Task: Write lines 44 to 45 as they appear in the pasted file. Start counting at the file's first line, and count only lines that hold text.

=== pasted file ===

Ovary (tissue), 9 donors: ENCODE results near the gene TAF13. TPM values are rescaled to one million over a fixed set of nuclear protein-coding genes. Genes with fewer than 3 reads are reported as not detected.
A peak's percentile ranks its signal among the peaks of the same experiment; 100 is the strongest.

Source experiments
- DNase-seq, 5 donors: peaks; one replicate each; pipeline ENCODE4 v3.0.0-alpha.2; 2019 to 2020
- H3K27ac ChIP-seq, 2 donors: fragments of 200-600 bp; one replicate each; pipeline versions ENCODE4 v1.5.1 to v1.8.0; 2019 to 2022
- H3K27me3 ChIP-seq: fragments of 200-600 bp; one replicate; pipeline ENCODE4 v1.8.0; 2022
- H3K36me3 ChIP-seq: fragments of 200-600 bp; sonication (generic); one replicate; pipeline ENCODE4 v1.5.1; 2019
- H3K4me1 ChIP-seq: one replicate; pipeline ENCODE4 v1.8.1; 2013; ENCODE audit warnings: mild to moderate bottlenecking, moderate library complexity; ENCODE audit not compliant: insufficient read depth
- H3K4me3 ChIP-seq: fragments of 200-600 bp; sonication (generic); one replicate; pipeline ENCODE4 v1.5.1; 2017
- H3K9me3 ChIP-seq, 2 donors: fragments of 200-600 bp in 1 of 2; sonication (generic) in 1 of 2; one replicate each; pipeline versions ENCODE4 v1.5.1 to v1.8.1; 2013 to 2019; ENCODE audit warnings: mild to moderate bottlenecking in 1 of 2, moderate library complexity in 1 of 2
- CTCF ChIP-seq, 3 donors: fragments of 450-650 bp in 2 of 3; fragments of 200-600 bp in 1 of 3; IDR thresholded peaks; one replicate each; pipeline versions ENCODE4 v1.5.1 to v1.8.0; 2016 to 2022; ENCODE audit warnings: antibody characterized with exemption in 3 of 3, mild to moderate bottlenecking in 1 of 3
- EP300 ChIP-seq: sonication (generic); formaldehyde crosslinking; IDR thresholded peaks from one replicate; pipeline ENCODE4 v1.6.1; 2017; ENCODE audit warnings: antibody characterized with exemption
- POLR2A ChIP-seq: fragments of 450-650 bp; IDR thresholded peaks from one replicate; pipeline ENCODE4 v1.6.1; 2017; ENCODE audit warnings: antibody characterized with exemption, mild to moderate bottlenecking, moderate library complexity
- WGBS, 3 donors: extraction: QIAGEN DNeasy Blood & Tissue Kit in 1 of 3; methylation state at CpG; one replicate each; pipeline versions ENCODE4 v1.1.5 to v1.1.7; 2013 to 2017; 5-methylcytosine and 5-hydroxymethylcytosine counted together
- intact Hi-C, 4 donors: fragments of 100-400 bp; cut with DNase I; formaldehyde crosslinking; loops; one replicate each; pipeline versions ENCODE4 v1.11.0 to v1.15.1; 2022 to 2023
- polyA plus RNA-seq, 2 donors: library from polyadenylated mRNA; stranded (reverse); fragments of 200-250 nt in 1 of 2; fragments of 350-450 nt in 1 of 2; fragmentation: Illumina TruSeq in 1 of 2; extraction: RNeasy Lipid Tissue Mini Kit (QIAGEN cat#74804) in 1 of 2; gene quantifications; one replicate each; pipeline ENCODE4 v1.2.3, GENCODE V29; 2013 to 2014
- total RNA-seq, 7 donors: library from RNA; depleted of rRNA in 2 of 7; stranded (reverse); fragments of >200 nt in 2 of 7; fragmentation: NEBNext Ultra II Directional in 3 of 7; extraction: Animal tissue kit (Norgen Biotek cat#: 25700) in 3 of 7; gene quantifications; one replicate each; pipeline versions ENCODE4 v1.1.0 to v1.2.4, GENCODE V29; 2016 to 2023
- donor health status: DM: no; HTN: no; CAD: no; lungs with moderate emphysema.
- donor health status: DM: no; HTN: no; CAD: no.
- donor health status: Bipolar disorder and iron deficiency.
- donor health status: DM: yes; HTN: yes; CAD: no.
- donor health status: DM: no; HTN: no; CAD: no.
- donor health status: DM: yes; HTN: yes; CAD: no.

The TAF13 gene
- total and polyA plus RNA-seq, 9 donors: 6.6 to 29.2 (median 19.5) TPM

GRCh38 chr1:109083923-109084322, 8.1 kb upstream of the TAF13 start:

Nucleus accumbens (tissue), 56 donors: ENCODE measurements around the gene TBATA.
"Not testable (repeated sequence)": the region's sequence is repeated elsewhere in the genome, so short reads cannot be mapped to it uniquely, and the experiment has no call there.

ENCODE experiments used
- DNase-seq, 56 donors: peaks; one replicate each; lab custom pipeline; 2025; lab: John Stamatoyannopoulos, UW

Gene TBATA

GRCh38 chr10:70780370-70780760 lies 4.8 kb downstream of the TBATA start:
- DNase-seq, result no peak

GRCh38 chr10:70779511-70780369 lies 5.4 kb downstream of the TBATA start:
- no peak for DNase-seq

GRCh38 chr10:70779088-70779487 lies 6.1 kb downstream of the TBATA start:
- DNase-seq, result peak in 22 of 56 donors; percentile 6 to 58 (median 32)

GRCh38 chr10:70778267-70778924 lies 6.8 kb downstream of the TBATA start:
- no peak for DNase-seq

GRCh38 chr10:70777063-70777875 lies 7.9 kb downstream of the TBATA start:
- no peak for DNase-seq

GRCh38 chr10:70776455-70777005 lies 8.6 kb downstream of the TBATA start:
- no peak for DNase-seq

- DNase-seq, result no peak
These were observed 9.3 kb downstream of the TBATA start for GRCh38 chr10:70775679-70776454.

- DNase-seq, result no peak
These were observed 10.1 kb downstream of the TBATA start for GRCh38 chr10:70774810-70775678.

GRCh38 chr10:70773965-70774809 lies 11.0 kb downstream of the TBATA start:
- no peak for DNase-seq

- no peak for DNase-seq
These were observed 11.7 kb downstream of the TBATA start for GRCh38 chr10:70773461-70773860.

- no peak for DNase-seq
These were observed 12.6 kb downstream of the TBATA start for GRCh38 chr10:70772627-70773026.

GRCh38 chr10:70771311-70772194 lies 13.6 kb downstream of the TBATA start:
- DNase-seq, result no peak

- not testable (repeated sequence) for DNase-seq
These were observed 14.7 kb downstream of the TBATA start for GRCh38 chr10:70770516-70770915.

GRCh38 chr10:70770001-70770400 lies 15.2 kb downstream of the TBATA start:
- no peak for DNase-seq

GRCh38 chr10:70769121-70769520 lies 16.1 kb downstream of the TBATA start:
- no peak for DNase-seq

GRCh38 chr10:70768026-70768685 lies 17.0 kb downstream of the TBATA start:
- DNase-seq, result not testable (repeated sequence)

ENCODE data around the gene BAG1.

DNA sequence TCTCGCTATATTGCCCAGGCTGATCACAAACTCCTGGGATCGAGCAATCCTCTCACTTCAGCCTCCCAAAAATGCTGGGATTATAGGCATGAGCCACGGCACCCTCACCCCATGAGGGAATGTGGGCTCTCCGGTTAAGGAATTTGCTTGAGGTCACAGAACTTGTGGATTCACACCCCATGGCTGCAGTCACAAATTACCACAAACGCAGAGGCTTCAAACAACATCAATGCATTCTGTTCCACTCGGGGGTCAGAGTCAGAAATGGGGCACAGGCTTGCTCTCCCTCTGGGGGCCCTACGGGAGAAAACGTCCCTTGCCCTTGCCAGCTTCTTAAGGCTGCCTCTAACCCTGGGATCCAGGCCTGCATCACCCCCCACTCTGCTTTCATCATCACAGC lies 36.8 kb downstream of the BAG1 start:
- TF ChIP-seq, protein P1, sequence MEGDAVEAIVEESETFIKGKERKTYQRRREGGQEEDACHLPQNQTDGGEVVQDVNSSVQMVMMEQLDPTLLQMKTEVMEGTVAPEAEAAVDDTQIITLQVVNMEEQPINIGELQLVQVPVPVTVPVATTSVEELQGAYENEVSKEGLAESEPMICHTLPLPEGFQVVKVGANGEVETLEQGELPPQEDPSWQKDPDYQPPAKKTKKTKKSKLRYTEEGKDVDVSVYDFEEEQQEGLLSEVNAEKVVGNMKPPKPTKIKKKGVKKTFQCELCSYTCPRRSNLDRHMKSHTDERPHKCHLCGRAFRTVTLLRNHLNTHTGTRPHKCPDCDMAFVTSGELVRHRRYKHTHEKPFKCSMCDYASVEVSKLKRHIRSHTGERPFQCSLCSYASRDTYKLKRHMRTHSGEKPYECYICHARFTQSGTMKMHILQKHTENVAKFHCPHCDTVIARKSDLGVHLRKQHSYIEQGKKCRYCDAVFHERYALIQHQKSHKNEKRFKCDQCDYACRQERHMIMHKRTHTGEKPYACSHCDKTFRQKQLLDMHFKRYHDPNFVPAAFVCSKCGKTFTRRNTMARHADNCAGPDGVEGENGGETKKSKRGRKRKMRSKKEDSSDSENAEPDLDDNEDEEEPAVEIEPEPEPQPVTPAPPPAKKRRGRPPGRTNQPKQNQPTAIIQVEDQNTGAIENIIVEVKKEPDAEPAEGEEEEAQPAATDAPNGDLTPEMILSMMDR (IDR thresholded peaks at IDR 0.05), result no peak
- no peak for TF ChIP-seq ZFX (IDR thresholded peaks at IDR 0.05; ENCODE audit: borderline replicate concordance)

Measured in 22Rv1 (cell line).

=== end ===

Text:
- DNase-seq, result no peak
These were observed 9.3 kb downstream of the TBATA start for GRCh38 chr10:70775679-70776454.